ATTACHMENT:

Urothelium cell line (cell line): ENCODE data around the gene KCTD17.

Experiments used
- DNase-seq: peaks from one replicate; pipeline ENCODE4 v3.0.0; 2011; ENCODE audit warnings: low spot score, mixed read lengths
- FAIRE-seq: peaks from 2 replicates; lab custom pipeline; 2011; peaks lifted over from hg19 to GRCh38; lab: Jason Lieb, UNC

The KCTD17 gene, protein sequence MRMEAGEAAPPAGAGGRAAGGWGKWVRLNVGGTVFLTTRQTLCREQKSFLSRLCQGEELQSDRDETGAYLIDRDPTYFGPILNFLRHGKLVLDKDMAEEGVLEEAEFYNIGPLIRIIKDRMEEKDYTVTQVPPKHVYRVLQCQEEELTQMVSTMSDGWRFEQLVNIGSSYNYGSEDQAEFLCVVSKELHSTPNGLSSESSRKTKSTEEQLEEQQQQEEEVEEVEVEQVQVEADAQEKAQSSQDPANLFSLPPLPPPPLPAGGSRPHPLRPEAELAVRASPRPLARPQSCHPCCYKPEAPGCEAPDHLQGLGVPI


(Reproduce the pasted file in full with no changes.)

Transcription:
Urothelium cell line (cell line): ENCODE data around the gene KCTD17.

Experiments used
- DNase-seq: peaks from one replicate; pipeline ENCODE4 v3.0.0; 2011; ENCODE audit warnings: low spot score, mixed read lengths
- FAIRE-seq: peaks from 2 replicates; lab custom pipeline; 2011; peaks lifted over from hg19 to GRCh38; lab: Jason Lieb, UNC

The KCTD17 gene, protein sequence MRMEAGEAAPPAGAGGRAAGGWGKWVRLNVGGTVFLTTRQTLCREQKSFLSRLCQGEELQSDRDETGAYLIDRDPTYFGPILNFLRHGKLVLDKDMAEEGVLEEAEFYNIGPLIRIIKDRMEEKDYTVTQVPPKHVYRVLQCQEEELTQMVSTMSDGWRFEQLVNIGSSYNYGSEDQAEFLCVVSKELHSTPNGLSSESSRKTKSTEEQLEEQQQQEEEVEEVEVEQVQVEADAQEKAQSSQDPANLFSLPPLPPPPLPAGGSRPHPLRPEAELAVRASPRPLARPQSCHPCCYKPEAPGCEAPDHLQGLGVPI